What Is The Nuremberg Code And Why Does It Matter?

Doctor with coat on, and pens in pocket.

Doctor with coat on, and pens in pocket.

The Nuremberg Code is in the news recently. Why? What does something that far back in history have to do with today? Lots! Let me explain.

What is it?

The Nuremberg Code os a set of research ethics principles for human experimentation. These were created in 1947 after the Nuremberg Trials were concluded. These tried Nazi doctors for their actions during WWII. Here is a summary of the principles of which you can read the full code here. They are in regards to medical experiments and thus, crimes against humanity.


1. The voluntary consent of the human subject is absolutely essential. This means that the government or other agency, or any one else, cannot force, bribe, allure, or reward the subject. This also means that everything regarding this procedure needs to be made known, including side effects, long term and short term effects, hazards as well as benefits, and duration.

2. The experiment should be as such as to yield fruitful results for the good of society, not random and unnecessary in nature.

3. The experiment should be designed and based on the results of animal experimentation and a knowledge of natural history of the disease.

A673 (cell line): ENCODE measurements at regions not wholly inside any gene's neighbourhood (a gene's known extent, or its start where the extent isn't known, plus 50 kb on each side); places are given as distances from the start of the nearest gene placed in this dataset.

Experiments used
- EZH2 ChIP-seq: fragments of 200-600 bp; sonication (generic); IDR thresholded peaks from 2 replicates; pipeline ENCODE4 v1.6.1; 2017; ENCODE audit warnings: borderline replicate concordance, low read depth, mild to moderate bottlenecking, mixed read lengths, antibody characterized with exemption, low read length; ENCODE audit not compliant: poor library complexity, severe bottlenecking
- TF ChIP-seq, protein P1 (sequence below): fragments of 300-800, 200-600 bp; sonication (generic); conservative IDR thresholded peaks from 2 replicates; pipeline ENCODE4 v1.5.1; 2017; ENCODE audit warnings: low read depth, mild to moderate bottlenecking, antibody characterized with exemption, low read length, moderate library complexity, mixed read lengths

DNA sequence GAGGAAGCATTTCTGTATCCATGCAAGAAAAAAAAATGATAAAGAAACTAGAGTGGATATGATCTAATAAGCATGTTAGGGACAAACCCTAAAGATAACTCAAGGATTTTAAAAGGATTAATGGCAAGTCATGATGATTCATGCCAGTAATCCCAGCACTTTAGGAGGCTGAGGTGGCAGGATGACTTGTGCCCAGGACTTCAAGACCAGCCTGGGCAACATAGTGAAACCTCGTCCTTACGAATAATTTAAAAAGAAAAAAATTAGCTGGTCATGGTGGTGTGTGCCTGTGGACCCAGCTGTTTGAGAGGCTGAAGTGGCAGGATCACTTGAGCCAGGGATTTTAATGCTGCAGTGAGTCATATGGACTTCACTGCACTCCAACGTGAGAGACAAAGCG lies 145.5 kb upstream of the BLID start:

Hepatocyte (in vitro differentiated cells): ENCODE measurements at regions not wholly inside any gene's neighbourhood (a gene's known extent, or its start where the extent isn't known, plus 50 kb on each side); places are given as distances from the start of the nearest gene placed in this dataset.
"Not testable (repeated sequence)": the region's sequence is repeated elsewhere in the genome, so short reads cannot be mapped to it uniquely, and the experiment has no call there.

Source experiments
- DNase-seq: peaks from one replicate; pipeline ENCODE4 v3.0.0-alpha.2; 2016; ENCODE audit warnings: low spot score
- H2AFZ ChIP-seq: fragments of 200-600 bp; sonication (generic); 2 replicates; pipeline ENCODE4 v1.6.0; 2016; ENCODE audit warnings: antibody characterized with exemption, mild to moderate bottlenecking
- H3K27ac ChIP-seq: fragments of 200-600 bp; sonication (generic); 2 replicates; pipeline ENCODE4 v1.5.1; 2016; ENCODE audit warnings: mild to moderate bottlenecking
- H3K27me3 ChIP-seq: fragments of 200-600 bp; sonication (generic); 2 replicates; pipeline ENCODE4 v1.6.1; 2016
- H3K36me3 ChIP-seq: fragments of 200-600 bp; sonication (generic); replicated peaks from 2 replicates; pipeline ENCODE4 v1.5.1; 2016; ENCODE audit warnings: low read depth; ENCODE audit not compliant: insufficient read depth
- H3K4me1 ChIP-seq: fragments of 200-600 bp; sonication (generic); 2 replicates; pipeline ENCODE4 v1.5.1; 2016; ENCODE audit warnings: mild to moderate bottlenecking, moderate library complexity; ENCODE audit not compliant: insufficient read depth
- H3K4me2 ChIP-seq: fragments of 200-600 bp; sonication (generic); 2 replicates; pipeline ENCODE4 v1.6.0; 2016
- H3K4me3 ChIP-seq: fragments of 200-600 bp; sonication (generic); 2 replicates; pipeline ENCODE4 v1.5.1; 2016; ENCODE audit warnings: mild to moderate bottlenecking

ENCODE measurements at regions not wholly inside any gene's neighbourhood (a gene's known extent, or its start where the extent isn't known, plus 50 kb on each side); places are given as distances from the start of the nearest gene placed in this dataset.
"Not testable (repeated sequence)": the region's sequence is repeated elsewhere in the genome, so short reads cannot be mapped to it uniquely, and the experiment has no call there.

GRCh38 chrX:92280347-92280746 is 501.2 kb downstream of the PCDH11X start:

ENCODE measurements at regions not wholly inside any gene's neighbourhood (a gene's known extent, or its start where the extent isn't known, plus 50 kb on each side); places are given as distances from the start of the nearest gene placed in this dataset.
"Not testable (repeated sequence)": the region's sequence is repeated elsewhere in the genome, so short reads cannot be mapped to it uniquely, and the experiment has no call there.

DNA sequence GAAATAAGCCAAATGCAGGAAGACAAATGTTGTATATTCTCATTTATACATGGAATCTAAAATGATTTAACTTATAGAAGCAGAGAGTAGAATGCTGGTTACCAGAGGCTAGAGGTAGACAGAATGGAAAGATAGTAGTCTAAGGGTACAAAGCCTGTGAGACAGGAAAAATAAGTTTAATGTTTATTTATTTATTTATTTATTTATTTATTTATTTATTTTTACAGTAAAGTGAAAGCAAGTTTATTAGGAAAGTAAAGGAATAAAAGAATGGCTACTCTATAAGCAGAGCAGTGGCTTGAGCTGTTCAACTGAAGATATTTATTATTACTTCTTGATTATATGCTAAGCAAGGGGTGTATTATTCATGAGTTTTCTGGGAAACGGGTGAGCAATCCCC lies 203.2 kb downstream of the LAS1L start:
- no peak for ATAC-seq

4. The disease should be so conducted as to avoid all unnecessary physical and mental suffering and injury.

5. No experiment should be conducted where there is a priori reason to believe that death or disabling injury will occur; except where the experimental physician is also the subject.

6. The degree of risk taken should never exceed that determined by the humanitarian importance of the problem to be solved.

7. Proper preparations should be made and adequate facilities provided to protect the experimental subject against even remote possibilities of injury, disability, or death.

8. The experiment should be conducted only by scientifically qualified persons.

9. The subject should be at liberty to bring the experiment to an end if he has reached the physical or mental stage where continuation of the experiment seems impossible.

10. The scientist in charge must also be prepared to terminate the experiment at any stage if the continuation of the experiment is likely to result in injury, disability, or death.


Today, the code is adopted worldwide by medical professionals. However, worldwide, medical officers do still misuse their authority as they proceed further into medical unknowns.


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